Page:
Award-winning cover crops guide helps growers improve water quality


Red clover can be used as an effective cover crop.


OTTAWA – A publication that teaches growers the advantages of using cover crops to improve soil health and crop yields has won several awards and is now in its third printing.

The Midwest Cover Crops Field Guide, ID-433, helps growers learn how to improve the region’s water quality while improving soil health, increasing yields, lowering input costs and earning higher farm income, said Jim Hoorman, an Ohio State University Extension educator and an assistant professor studying cover crops, soil health and water quality issues.

The guide was collaboratively written in part by soil researchers and educators from the College of Food, Agricultural, and Environmental Sciences at The Ohio State University. First published in 2012 and updated in 2014, more than 52,000 copies of the book have been printed and sold, Hoorman said.

The guide had 46 co-authors including Hoorman and fellow OSU Extension educators Rafiq Islam, Alan Sundermeier, Curtis Young, Sarah Noggle and Randall Reeder, as well as researchers from the Ohio Agricultural Research and Development Center. They assisted educators and researchers from the Midwest Cover Crops Council, which includes members from several universities, including Ohio State, in revising the guide.

OSU Extension and OARDC are the outreach and research arms, respectively, of the college.

“This guide can offer really good insight to farmers on some of the benefits of using cover crops and how to grow them,” Hoorman said. “For those of us who helped to write the guide, the fact that so many farmers, growers and producers are using it is a validation and recognition of the good work that we are doing in this area.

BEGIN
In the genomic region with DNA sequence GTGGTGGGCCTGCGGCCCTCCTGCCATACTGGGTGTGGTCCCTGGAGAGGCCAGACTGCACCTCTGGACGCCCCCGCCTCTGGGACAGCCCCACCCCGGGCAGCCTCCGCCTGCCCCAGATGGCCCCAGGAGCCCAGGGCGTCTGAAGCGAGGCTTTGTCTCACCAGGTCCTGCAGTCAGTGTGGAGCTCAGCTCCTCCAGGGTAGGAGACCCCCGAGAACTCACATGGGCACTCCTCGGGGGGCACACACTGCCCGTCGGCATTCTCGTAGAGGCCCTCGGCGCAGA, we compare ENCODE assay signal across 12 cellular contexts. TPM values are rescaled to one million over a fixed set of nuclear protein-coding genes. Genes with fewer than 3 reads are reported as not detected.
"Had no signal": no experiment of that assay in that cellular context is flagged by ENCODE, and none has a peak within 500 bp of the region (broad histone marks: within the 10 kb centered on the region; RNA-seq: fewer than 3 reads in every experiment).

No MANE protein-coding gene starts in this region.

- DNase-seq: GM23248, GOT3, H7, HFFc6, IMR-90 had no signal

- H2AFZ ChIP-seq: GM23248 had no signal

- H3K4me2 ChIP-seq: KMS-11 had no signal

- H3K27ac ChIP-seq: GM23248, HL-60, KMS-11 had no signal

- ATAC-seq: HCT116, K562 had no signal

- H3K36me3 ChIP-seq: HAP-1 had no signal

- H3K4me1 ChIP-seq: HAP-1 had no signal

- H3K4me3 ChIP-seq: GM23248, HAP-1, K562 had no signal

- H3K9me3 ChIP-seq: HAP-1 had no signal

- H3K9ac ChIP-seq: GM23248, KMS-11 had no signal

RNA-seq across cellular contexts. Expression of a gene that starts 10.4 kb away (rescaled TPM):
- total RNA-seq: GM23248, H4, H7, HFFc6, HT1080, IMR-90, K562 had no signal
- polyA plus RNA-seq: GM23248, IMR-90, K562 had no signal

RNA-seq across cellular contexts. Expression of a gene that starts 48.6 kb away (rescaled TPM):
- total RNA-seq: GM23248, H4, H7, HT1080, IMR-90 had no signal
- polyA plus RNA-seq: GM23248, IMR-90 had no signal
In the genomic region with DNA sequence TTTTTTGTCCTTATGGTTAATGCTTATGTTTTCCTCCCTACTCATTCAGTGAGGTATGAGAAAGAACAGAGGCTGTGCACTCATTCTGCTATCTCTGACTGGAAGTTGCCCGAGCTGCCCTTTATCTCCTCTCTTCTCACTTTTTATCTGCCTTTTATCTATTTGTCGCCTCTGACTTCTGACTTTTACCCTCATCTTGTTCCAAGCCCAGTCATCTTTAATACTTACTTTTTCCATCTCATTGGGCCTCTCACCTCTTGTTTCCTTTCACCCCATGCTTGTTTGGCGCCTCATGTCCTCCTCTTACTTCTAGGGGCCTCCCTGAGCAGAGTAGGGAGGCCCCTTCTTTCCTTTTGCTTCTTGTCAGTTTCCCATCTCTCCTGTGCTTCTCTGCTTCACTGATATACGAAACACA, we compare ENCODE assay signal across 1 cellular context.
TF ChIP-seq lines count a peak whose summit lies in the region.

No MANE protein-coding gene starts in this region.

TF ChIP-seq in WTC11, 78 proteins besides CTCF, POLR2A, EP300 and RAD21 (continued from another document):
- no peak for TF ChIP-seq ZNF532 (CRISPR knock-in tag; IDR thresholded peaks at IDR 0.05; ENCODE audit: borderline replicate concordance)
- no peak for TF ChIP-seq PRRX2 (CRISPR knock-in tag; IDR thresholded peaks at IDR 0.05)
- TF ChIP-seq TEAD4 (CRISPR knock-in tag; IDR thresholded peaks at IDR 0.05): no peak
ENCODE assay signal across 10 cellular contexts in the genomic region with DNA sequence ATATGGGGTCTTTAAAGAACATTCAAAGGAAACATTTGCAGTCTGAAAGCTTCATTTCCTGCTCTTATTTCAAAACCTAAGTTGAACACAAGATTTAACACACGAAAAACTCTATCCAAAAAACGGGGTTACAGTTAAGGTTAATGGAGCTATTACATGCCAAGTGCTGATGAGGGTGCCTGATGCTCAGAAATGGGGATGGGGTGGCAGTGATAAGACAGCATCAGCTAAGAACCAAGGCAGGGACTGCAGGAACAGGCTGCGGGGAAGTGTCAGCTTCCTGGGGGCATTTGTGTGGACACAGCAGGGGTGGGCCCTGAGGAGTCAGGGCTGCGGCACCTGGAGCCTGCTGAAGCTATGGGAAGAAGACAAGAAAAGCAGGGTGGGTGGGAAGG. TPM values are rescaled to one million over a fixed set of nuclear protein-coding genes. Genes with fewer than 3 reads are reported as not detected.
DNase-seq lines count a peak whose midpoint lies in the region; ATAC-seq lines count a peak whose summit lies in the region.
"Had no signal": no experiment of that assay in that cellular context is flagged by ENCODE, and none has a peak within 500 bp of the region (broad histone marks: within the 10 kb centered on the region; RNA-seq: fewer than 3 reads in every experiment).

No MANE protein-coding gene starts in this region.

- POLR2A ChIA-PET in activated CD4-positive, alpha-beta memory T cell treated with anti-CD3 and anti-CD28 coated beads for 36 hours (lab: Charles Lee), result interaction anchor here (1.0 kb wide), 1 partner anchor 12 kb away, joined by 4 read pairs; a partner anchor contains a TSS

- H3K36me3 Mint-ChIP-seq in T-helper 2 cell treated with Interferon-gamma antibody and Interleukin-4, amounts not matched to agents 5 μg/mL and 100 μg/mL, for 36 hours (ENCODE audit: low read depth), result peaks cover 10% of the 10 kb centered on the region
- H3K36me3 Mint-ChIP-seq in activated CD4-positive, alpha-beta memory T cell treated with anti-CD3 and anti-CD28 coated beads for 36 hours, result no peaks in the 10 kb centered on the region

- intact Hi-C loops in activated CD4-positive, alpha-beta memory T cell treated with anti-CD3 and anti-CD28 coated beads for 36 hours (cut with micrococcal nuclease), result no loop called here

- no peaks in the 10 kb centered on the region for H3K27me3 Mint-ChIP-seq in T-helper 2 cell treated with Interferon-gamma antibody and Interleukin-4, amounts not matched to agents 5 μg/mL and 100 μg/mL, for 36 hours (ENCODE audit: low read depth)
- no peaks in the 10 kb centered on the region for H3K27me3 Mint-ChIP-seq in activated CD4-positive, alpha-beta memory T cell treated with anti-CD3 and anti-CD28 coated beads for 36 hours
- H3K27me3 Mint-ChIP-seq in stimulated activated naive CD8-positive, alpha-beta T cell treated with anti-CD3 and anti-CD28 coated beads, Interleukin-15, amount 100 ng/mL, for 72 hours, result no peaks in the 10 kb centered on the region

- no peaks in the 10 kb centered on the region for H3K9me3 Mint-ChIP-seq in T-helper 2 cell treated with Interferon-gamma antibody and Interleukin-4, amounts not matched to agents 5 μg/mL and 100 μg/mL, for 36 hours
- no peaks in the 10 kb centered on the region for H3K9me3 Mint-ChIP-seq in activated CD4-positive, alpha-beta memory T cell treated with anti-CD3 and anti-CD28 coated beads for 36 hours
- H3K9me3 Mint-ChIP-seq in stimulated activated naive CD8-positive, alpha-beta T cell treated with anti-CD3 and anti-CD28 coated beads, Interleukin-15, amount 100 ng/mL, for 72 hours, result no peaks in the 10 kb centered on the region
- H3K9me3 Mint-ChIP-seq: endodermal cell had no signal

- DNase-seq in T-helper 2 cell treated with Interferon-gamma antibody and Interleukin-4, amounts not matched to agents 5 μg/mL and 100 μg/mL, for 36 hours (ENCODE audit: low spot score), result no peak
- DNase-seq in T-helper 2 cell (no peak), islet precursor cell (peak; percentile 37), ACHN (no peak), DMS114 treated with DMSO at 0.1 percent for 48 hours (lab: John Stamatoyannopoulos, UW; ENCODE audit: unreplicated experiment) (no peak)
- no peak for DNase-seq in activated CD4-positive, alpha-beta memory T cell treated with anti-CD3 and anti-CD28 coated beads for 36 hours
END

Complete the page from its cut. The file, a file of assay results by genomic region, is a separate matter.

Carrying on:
“Hopefully the guide is helping to increase the use of cover crops and helping farmers improve their soils. In the newest edition, we’ve added 30 additional pages with more useful information on how to use manure with cover crops and herbicide carryover issues with cover crops establishment.”

In addition to other awards, the first edition of the guide also received the 2013 National No-till Conference Innovator Award. Some of the awards the second edition of the guide has received include: the 2015 National Association of County Agricultural Agents national publications finalist; and the 2015 American Society of Agronomy Excellence in Extension Award for a publication over 16 pages.

The Midwest Cover Crops Guide, second edition, is available for $5 and can be purchased from OSU Extension county offices and through the Midwest Cover Crops Council at mccc.msu.edu.

The guide is 161 pages and includes information on how to introduce cover crops into field crops production, common types of cover crops to plant, climate considerations when planting cover crops and seeding rates.

Red clover can be used as an effective cover crop.
http://galioninquirer.com/wp-content/uploads/2015/11/web1_red-clover.jpgRed clover can be used as an effective cover crop.
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